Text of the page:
Why is this happening? The Weather Oracle, rational as always, points to the Jet Stream, located near the Spanish border. He mutters something about a “blocking high” over Scandinavia that prevents our seasonal weather from the West from coming in. It’s not much of an explanation. Far more likely is the hypothesis  that our Earth is not well. As with any sick patient the Earth has a case of the shivers. She needs to lie low until she feels better. But meanwhile, she has withdrawn her energies, so nothing is growing. Why is the Earth sick? What’s the nature of the disease? Don’t get me started on global warming, our impact on the planet.

However this is the time for planting trees, even if the land is covered by six inches of snow. Last fall I prepared planting sites for about 400 trees in our field. I scythed the long grass and piled it high on a clump, marked the spot with a cane. Upon kicking the snow away from a stake I found the grass pile, half rotten, the ground soft and rich under it. And so I sunk a shovel into the ground, opened a slot. In went the bare-root tree. I closed the hole with my foot.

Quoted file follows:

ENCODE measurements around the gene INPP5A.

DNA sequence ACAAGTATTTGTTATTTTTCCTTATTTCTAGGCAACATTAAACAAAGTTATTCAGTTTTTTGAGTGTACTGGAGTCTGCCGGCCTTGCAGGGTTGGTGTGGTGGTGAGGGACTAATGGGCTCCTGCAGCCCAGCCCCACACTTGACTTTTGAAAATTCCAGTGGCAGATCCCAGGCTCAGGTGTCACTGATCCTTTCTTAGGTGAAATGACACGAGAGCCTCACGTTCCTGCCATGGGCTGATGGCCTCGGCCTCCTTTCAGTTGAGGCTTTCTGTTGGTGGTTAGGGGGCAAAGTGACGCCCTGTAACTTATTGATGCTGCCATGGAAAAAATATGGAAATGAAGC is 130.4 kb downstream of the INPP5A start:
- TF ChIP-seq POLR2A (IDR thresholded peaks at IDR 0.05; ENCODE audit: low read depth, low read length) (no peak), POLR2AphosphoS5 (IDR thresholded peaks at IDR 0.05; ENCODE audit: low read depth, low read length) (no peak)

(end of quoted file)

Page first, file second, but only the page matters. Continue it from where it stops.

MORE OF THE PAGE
For whatever reason, I found the tree planting quite exhilarating, even in driving snow. I planted an oak grove behind our hillock; lime trees went in over by the labyrinth. A grove of hazel bushes surrounds the spot for a future building. The willows all went in at the foot of the field where one day they’ll form a thicket. Pine trees, Rowan and Birch were interspersed in the upper half of the field. Maple and crab apple? Looking around I saw a clump of canes that in my mind transformed into a new maple grove.

Planting the trees went so easily --- and yet it was a momentous occasion. One day a new forest will transform the land. Maybe we’ll be gone by the time the saplings grow into stately giants.

“When did you plant them?” Grand-kids may ask.
“Well, there was this Narnian winter --- the snow kept falling and we thought it would never end. So I got out into the blizzard, shoved the snow away from the stakes and in went the trees.”